3. Next, we used our FastPasses for Voyage of the Little Mermaid. I do think it’s a nice addition to Fantasyland. It appeals to all ages, and does a good job of retelling the story. It was nice to see Disney build a new audio-animatronic-laden attraction. But I have to admit while the scale of the attraction is impressive, I was disappointed in its scope. Too many of the AA figures were overly simplistic, with repetitive motions that were already old hat when Pirates of the Caribbean was being installed. And the Ursula AA wasn’t nearly as menacing as she should have been at the end. Next up was supposed to be Big Thunder Mountain, but we had to adjust our plan because the ride was down when we arrived. I felt bad for the cast member trying to explain to the Brazilian tour guide waving around a 2-inch-thick stack of Fastpasses that her group was just going to have to come back, because the ride wasn’t operating. Instead, we grabbed some lunch at Pecos Bill’s. We headed back to Big Thunder after lunch, and everything was back up and running as normal. Jon definitely enjoyed coasters more this trip. It was clear at that point that everyone was tired, so we hit Pirates of the Caribbean on the way out of the park for an afternoon break. Of course that meant walking right past Aloha Isle, so we made a Dole Whip pit stop too.
4. We got in a nice break back to Pop Century. Despite both kids fussing that they weren’t tired, they each zonked out for a good two hours. We returned to the Magic Kingdom for the evening at about 5 p.m. Our first stop was at the Firehouse to pick up Sorcerers of the Magic Kingdom cards (destined to become the bane of our existence on this trip). We were hungry, so we headed first toward Columbia Harbor House. Sadly, CHH closed early (again), and we were left with picking from the available (lesser) options – but as long as we were on the edge of Liberty Square, we decided to go ahead and give Haunted Mansion a ride. Last September, we’d ridden Mansion multiple times and every single ride had featured a point at which we came to a complete stop. This time, we got our best ride since the refurb – no stops, Jon and Miriam got their heads swapped, and Mikaela and I got our heads blown up.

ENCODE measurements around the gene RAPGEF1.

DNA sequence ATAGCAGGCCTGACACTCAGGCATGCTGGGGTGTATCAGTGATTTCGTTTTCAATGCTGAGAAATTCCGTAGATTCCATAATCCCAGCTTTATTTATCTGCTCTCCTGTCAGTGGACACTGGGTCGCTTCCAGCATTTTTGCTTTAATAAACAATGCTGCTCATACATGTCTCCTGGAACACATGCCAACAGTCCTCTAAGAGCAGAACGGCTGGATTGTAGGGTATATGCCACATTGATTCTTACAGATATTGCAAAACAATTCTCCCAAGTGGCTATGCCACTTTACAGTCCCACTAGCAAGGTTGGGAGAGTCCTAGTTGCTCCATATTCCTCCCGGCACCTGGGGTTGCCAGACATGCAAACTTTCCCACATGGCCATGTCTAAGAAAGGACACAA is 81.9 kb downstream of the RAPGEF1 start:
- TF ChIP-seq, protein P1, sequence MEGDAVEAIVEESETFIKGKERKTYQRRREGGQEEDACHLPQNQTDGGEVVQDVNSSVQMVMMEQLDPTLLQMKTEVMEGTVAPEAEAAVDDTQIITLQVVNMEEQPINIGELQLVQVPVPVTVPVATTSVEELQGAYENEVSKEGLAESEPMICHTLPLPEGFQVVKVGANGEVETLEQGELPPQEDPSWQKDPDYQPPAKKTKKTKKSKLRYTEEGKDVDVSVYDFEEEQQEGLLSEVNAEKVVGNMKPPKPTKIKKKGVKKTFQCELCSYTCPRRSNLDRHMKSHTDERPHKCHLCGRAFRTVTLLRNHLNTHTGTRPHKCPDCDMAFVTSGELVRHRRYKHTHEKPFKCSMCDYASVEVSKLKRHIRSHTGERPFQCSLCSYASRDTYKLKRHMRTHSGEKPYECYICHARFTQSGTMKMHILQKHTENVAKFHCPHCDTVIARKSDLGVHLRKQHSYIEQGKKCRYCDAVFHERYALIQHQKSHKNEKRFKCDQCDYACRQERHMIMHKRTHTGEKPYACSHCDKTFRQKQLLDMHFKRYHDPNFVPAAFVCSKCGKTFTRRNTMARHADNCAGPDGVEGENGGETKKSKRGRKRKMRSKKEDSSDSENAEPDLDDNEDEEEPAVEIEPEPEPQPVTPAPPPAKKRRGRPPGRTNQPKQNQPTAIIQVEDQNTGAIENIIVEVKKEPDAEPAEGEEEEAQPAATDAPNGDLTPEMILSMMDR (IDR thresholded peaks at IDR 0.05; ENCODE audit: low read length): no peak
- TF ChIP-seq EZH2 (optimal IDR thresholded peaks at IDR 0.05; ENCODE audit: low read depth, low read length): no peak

We decided to give Pinocchio Village Haus a try for dinner. I was pleasantly surprised by my Mediterranean salad, which had generous amounts of tasty fresh mozzarella. After dinner, we headed to Big Thunder Mountain to try it out again at night. It really is a fantastic ride when it’s dark out – that first tunnel alone is SO MUCH better when you can see the bats. This was about the time that I got a message from Nate, letting me know that he and Randall were at the Magic Kingdom. But the cell signal was awful, and the WiFi was giving me fits as well. (Frontierland appears to be the Magic Kingdom’s black hole). We never did manage to catch up with them. Next, it was time to head to Tomrrowland, where we got the highlight of the day. As we waited in the wheelchair access portion of the queue, we learned that the woman in front of us in a wheelchair waiting to board Buzz Lightyear’s Space Ranger Spin was celebrating her 110th birthday! I’m calling it now – I’m planning on celebrating my 110th birthday by riding attractions at Walt Disney World!
5. Next up was our last mountain of the day (with Splash Mountain down for refurb), Space Mountain. We were getting hot and sweaty (it was unseasonably warm all day), and pushing a wheelchair through that Space Mountain queue was a bit of a workout. Just as we were next in line to board from the wheelchair boarding area, the ride went down. I asked the kids what they wanted to do, and they decided they wanted to wait it out, so we hung out waiting to see if the ride would come back up. After what seemed like forever (but was probably about 15 minutes) they got it up and running again, and we had a great ride. Next up would normally have been fireworks, but Mikaela was afraid that she wasn’t going to be able to see anything from her chair, so we opted to head back to the resort ahead of the post-fireworks crowd.